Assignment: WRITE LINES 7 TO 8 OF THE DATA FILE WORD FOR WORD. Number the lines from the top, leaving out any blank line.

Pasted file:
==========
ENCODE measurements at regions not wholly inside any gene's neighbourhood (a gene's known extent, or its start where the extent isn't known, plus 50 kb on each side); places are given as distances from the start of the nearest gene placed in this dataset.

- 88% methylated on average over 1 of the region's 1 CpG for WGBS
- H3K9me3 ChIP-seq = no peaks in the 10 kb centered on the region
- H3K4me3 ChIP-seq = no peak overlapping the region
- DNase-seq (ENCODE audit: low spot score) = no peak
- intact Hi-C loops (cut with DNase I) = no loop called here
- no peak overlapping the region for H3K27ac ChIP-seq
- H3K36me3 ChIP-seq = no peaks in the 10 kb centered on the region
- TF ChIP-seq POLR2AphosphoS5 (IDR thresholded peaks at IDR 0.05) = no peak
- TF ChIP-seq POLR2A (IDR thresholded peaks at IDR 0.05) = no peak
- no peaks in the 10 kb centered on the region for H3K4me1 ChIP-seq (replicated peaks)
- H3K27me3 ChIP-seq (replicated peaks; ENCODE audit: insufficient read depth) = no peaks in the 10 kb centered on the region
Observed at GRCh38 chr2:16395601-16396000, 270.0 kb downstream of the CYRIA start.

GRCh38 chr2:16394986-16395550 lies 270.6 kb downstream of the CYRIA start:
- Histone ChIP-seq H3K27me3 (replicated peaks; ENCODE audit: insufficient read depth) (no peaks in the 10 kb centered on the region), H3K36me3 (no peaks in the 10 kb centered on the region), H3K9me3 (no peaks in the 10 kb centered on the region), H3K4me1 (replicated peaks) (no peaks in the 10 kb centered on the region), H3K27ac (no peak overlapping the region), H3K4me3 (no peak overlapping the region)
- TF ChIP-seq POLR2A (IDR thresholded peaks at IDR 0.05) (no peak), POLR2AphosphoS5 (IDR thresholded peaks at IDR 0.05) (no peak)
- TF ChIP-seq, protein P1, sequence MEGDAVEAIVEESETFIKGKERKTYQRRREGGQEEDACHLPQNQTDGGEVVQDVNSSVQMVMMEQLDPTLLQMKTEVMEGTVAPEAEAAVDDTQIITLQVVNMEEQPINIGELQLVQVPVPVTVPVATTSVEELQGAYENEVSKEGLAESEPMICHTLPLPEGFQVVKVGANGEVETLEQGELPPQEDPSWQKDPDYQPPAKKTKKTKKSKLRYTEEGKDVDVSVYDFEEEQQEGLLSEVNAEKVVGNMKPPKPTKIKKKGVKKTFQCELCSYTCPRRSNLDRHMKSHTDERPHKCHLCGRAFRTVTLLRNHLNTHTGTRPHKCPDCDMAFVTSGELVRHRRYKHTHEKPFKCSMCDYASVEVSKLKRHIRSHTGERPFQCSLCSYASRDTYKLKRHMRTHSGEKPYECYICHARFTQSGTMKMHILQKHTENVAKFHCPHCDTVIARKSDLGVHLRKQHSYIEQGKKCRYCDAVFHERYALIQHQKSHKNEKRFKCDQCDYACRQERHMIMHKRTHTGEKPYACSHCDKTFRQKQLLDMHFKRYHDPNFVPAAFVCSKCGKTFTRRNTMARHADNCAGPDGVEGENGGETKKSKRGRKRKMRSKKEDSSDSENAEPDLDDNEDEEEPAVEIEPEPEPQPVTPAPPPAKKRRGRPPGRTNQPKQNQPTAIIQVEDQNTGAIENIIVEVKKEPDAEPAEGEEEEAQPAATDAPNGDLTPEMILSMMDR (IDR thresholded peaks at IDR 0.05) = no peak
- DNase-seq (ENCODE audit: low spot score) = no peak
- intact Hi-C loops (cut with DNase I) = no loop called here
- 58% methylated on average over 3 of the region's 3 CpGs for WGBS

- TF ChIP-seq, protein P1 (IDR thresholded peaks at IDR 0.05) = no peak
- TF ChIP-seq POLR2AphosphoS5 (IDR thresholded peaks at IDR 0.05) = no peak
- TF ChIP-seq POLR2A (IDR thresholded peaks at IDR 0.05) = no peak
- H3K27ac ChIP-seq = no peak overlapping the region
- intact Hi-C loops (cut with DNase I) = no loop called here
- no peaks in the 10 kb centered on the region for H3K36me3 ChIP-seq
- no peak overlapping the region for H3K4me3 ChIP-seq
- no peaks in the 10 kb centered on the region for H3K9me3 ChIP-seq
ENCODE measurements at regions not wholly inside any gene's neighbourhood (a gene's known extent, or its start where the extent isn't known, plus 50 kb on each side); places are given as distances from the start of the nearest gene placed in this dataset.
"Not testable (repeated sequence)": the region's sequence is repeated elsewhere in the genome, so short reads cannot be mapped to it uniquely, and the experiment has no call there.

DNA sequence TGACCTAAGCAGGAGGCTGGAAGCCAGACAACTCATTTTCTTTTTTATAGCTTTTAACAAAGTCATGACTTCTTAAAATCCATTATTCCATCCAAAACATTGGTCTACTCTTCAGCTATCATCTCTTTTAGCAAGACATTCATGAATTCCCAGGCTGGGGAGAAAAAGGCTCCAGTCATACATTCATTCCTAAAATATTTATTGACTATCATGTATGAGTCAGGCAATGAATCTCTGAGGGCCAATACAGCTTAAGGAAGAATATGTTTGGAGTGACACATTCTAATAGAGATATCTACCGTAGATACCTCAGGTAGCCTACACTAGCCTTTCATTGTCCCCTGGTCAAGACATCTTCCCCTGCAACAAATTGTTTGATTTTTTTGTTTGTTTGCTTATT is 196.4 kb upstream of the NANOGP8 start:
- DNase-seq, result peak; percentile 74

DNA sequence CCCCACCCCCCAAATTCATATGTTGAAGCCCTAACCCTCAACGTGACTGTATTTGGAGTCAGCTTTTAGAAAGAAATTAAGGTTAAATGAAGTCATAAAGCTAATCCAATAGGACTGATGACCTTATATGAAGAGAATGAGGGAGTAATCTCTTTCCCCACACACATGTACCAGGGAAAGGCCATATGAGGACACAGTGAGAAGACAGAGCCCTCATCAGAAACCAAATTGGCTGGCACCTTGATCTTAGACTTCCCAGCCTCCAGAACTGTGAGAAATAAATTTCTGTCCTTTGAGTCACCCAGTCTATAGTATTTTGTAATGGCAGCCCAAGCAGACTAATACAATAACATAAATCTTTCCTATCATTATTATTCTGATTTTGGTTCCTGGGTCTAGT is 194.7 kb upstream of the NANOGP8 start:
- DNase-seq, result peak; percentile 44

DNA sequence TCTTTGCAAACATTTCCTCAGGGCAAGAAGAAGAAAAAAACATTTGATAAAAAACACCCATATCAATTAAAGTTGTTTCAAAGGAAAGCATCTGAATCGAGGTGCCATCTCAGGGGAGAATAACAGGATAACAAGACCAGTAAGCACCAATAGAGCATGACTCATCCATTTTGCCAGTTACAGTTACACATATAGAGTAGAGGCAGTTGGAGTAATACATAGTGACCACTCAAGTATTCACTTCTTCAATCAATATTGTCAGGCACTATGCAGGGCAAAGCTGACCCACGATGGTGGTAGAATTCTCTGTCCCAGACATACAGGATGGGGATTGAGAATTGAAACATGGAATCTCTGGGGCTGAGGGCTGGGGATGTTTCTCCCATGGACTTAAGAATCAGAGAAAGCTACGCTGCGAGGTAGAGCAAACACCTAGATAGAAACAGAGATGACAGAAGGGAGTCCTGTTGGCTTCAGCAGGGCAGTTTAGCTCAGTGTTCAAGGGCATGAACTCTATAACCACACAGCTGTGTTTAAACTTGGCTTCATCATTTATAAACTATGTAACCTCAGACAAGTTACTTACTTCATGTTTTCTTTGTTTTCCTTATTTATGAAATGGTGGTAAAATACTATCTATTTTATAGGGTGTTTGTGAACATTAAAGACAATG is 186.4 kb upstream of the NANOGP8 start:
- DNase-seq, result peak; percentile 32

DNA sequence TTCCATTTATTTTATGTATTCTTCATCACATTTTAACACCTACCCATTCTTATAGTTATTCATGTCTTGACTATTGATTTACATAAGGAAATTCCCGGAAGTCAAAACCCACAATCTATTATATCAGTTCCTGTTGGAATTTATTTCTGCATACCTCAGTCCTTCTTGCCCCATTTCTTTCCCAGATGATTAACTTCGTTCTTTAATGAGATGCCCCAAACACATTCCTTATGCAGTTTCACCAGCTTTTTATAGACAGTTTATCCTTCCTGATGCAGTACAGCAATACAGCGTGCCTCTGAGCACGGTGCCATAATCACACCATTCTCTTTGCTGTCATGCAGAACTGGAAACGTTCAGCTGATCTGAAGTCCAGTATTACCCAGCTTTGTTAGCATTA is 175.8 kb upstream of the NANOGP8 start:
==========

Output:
- no peak overlapping the region for H3K27ac ChIP-seq
- H3K36me3 ChIP-seq = no peaks in the 10 kb centered on the region